TUCSON, Ariz., Aug. 22, 2016 (GLOBE NEWSWIRE) -- While the Centers for Disease Control and Prevention (CDC) is warning pregnant women to avoid South Miami, Florida, and Zika has arrived in New York, Cuba claims to have it under control, states AAPS Executive Director Jane Orient, M.D. Additionally, its public health minister said that dengue, which is carried by the same Aedes mosquito, had been all but eliminated.
This is all the more remarkable in that Zika is spreading rapidly in nearby Puerto Rico, and the U.S. declared a state of emergency there last week, she noted. Besides the threat of microcephaly in babies born to infected mothers, at least 30 people in Puerto Rico have had Guillain-Barré, a usually temporary but potentially fatal paralysis, after a case of Zika.
As of June 28, there were no locally transmitted cases reported in Cuba since Mar 15. Recently, there have been a few cases, and the CDC has issued a warning, Dr. Orient states. As of Aug 11, there were three, compared with 8,776 in Puerto Rico, according to an article in the journal Nature.
“We need to learn what Cuba is doing differently,” Dr. Orient states. “It reportedly took only 4 months to stop a 1981 dengue outbreak.”
Visitors from Zika-infected countries are screened at the airport. There is intensive neighborhood surveillance for people with symptoms. People are heavily fined if mosquitoes are found to be breeding on their property. And then there’s the “mosquito gun,” which looks like a large hair dryer and sprays a dense white cloud of fumigant, Dr. Orient states.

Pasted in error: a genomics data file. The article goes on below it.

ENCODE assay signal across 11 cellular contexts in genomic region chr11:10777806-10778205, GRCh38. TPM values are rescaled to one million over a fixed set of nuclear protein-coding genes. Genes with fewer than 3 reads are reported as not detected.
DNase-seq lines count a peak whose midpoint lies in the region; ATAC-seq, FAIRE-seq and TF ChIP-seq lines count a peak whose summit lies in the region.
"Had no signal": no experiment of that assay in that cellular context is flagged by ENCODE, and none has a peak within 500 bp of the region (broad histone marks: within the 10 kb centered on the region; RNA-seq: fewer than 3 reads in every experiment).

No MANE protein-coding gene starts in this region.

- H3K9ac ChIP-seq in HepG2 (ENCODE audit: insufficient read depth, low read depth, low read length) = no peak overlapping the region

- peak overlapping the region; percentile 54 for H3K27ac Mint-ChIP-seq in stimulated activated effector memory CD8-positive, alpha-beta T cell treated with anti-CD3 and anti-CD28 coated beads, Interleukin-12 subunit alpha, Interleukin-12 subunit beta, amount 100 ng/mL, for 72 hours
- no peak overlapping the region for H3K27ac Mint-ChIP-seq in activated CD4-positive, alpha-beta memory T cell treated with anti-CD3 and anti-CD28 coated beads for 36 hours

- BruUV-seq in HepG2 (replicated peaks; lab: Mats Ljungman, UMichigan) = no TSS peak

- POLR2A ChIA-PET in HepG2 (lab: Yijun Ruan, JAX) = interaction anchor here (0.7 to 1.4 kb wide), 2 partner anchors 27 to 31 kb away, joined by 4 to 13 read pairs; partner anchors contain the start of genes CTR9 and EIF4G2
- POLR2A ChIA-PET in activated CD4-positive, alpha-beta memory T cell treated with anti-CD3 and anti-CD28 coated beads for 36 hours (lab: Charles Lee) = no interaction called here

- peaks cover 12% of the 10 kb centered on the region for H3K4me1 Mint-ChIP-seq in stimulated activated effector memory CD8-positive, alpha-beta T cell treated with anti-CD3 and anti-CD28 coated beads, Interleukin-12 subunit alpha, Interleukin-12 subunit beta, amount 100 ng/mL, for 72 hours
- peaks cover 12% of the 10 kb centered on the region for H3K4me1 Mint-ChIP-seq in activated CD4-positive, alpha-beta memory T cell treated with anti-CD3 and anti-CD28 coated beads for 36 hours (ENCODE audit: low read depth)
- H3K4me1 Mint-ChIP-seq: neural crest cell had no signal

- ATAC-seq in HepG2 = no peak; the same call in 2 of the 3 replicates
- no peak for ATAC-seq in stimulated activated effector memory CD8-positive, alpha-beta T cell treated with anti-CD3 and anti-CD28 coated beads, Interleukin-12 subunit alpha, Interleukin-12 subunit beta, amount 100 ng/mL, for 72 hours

The Nature article does not disclose what pesticides are being used, she notes. Trucks and airplanes are also photographed spraying fog. There are scary claims that “Cuba Sprays Poison on Its People.” And bloggers speculate that DDT, banned in 1970, is being used. Others say pyrethrins are more likely. Workers are seen spraying at resorts—without wearing masks.
“If Cuba’s claims are true, the CDC needs to find out and disclose what Cuba is using with so much more success than others,” Dr. Orient states. She believes DDT is a strong possibility. Studies in 1990 showed it to cost two to 23 times less than substitutes. Also, it is much less toxic. “DDT trucks used to spray the streets of Houston,” she said.
“If we intend to stop this disease, we must control the Aedes mosquito,” she concludes.
The Association of American Physicians and Surgeons (AAPS) is a national organization representing physicians in all specialties, founded in 1943 to preserve private medicine and the patient-physician relationship.
Contact: Jane M. Orient, M.D., (520) 323-3110, email@example.com
Source:Association of American Physicians and Surgeons